First and foremost, we shouldn’t blame those confused by this rhetoric – indeed, I was one of them until very recently. These are people who want progress but are being sucked into the morass of conflations of identity and politics. This is concerning not only because of its lack of strategic efficacy but also because it burns people out. To be always on, to have your identity, your cultural preferences, your social circle and your dating life all bound up with and signifying your politics is a recipe for exhaustion. And I’ve seen it happen: either these activists enter into non-profits and lose sight of radical movement work altogether, or they give up completely, shifting into a consumption or lifestyle politics. If we want stronger movements, we need to argue against these politics.

But for those in positions of power – people like Luntz or Clinton, groups like TFA – cynically emptying out the force of these anti-capitalist words, we should be merciless in denying them access to this cover. Where those in power seek to insulate themselves from criticism by invoking the language of the left, we need to insist on placing these words back in the context from which they came: the struggle against capital and for the oppressed. By refusing to bestow any magic on words, we can render them useless to the powerful and in doing so, make the sides in this fight unmistakably clear.

Mohammed Omer interviews Gazans

Mohammed Omer, a reporter from Rafah, inside of Gaza, has been reporting seemingly 24/7 since the siege began.

In his newest piece, he interviewed Gazans during a brief calm in the violence of Operation Protective Edge.

What’s remarkable about these interviews is the clarity with which these besieged Palestinians articulate the complexity of the conflict. While Zionists and their supporters in the media cannot speak the word “Hamas” without adding “terrorists,” the interviewees express what we all know: resistance is justified when the violence being visited upon you is not.

This we know. This is why the media cannot break from the equation Hamas=terrorists. To introduce nuance is to open Israel up to a barrage of criticism, and that is unacceptable.

Instead, we can all now condemn the killing of children. But contextualizing these deaths and how militant resistance stems from a state that has long visited death upon innocents?

Well, I don’t think that’d get past the censors anyway.

Women’s Rights, from Boston to Gaza

Gaza and Clinic Defense
Gaza and Women’s Self-Determination

This was my favorite of the photos I took at a clinic defense action last week in Boston, MA.  It was directed at the anti-abortion protestors whom we were at the clinic to counter, though more broadly addressed the entire Boston community, drawing the connections between these conflicts. For analyses of this connection, I recommend this Electronic Intifada article, as well as this piece by INCITE!

The action was a response to the effects of the US Supreme Court striking down the buffer zone law, which had required that protesters (specifically, it was enacted with respect to anti-abortion protesters outside of abortion clinics) remain thirty-five feet away from the clinic being targeted.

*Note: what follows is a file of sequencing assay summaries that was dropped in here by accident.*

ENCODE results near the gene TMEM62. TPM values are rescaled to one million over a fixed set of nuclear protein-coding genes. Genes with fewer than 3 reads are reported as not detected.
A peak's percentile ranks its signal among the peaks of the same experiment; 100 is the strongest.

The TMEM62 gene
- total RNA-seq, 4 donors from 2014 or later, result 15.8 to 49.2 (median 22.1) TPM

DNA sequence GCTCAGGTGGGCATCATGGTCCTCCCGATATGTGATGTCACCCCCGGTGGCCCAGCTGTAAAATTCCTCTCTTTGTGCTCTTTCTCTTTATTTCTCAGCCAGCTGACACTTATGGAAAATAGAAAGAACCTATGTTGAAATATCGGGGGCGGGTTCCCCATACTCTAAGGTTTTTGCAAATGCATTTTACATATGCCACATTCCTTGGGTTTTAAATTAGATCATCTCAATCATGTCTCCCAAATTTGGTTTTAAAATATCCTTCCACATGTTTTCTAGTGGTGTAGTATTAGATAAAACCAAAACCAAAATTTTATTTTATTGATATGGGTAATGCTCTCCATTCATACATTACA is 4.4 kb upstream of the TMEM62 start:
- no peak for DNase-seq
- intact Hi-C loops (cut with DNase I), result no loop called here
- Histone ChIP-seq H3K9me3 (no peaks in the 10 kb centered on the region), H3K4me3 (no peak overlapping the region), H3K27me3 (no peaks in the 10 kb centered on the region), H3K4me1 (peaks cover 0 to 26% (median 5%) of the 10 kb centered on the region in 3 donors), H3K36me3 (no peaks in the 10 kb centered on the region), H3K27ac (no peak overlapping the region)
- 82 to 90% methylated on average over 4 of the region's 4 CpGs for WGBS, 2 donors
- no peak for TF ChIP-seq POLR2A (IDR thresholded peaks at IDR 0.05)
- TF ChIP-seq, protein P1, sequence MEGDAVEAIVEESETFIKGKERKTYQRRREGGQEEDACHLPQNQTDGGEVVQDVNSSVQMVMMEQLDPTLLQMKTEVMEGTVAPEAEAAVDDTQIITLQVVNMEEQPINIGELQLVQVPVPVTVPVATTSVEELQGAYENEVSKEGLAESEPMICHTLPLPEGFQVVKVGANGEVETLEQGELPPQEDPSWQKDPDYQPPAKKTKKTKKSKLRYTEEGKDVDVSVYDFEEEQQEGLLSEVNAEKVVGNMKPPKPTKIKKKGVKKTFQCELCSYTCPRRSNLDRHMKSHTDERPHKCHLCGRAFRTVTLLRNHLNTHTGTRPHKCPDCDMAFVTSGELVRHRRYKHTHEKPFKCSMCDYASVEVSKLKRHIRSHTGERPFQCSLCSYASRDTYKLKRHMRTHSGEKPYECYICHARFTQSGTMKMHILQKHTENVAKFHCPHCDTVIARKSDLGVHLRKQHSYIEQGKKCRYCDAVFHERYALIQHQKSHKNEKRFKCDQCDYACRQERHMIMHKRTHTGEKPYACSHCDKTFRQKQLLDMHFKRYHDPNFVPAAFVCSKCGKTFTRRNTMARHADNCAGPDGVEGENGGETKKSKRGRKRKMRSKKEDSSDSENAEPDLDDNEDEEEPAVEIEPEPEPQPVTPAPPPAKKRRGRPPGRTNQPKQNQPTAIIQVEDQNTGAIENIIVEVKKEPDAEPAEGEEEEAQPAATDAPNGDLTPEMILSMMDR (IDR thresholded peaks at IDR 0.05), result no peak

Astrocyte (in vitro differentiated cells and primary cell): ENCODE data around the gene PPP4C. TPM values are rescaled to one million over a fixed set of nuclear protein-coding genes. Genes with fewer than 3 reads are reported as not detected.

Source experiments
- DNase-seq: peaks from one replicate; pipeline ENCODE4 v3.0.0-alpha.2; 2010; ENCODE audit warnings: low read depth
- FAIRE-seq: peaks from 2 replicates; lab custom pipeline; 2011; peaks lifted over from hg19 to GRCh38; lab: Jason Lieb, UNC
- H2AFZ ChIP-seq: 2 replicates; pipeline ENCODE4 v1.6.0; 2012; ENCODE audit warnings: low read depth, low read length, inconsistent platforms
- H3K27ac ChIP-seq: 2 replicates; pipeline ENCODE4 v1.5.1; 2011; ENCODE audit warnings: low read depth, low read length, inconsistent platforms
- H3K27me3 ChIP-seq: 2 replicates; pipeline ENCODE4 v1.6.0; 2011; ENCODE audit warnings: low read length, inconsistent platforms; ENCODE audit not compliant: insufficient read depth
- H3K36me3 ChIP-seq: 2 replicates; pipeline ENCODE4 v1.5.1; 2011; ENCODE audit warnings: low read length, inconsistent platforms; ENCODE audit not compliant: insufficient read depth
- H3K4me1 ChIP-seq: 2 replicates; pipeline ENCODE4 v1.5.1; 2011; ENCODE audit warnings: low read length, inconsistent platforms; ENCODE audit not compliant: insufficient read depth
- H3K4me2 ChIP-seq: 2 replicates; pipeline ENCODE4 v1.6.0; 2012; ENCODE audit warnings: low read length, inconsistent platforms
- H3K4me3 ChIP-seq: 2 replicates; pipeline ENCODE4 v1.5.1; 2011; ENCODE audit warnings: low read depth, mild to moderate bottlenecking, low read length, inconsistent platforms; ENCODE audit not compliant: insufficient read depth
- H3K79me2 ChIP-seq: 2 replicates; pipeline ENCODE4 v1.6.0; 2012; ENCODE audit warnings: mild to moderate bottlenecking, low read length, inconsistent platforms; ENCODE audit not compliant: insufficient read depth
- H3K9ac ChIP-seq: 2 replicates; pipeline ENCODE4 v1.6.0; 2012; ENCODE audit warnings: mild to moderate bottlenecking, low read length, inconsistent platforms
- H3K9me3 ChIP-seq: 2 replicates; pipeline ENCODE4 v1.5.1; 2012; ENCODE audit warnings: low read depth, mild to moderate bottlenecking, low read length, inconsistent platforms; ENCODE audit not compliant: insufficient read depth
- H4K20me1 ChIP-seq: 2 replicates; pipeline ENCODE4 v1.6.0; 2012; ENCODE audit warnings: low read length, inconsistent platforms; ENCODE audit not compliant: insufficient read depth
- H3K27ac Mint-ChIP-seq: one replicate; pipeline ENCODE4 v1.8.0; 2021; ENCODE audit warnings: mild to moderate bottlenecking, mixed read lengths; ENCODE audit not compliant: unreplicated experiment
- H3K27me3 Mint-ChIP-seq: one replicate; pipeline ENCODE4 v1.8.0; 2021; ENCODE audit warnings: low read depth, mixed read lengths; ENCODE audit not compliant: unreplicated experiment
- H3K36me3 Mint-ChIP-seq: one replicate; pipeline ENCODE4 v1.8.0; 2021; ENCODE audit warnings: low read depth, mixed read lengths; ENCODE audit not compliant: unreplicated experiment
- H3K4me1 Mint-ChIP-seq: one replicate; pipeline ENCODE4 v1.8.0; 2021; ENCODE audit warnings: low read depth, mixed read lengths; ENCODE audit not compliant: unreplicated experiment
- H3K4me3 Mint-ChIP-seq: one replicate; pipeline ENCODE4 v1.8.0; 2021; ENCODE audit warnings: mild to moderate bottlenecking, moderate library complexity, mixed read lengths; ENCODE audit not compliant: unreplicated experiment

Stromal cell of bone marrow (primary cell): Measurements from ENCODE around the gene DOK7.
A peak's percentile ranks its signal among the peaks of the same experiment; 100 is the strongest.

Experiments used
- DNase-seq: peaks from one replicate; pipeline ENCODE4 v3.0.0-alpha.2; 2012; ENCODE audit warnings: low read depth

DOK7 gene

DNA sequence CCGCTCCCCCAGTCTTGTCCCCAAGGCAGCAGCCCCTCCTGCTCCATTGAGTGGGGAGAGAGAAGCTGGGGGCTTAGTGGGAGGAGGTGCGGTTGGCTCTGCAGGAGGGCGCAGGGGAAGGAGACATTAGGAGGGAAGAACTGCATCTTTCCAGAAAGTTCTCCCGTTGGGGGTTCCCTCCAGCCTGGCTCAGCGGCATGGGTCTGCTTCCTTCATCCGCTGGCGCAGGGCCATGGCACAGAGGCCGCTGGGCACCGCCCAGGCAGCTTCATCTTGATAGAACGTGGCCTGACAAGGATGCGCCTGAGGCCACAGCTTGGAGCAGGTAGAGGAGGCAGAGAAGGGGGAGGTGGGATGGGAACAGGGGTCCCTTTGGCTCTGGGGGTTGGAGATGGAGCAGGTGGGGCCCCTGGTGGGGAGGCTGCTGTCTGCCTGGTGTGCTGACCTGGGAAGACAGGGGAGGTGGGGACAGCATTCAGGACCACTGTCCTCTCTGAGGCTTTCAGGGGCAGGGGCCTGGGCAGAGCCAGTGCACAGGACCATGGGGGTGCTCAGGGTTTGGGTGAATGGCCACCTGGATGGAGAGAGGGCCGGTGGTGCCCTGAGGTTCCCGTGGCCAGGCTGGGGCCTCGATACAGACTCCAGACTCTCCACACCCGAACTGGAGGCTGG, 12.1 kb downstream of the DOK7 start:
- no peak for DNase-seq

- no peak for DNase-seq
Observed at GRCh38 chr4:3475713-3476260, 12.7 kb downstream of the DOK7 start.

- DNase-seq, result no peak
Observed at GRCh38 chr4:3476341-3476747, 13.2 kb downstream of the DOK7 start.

Since its nullification, anti-abortion protestors have returned to hovering around the front of the Planned Parenthood building.  As long as they are not physically blocking entry, they are considered to be exercising their right to free speech.  However, the very real effects of their presence is an end to freedom of movement, as a patient must suffer their entreaties and company as she enters the building, and then wonder about how non-violent these anti-abortionists truly are as she passes through Planned Parenthood’s heavy security precautions.

At the action, I watched one of these anti-abortionists pace back and forth in front of the building, anti-woman literature in his hand, scanning passers by so as not to miss an opportunity to harass any who might have been entering the clinic.

The history of violence associated with these anti-abortion protestors is very recent.  The following is from the National Abortion Federation’s website:

“This foundation of harassment [outside of clinics] led to violence with the first reported clinic arson in 1976 and a series of bombings in 1978. Arsons and bombings have continued until this day. Anti-abortion extremists have also used chemicals to block women’s access to abortion employing butyric acid to vandalize clinics and sending anthrax threat letters to frighten clinic staff.

In the early 1990s, anti-abortion extremists concluded that murdering providers was the only way to stop abortion. The first provider was murdered in 1993. Since then, there have been seven subsequent murders and numerous attempted murders of clinic staff and physicians, several of which occurred in their own homes. In 2009, NAF member Dr. George Tiller was shot and killed in his church in Wichita, Kansas.”

This history was viscerally present as I watched the anti-abortion protester pacing back and forth on the sidewalk.  While this event was a controversial action in the feminist community here in Boston, it ultimately allowed women and Planned Parenthood patients, including those who attended the event but most importantly those who didn’t and instead happened upon it, to see that there are others willing to push back against the monopoly on space that has long been held by the anti-abortionists. Two of those involved in planning the action argued for it here.  They are members of Boston Feminists for Liberation, the independent feminist organization that organized the event.

The action went as I imagined it would: it was low-key, with twenty-five or so (mostly) women holding signs and speaking out on the edge of the sidewalk nearest the street.  Dozens of the neighborhood’s residents joined in on the action upon seeing it, and we succeeded in causing a few of the anti-abortionists to pack up their signs and head home early. We also became the focus of their video camera, allowing a brief reprieve for Planned Parenthood’s patients, who would otherwise have been the focus of their filming.

And, as my second favorite sign, also directed at the anti-abortionists, read:

“Life begins when you stand up to right-wing fascists.”

Who can argue with that?